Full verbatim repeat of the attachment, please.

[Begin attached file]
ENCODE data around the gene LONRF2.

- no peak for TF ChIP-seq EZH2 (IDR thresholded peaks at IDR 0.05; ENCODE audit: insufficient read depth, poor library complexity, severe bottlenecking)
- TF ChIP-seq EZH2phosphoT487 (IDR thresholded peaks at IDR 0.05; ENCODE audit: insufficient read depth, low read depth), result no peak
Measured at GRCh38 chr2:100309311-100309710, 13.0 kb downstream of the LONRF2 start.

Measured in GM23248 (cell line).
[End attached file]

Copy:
ENCODE data around the gene LONRF2.

- no peak for TF ChIP-seq EZH2 (IDR thresholded peaks at IDR 0.05; ENCODE audit: insufficient read depth, poor library complexity, severe bottlenecking)
- TF ChIP-seq EZH2phosphoT487 (IDR thresholded peaks at IDR 0.05; ENCODE audit: insufficient read depth, low read depth), result no peak
Measured at GRCh38 chr2:100309311-100309710, 13.0 kb downstream of the LONRF2 start.

Measured in GM23248 (cell line).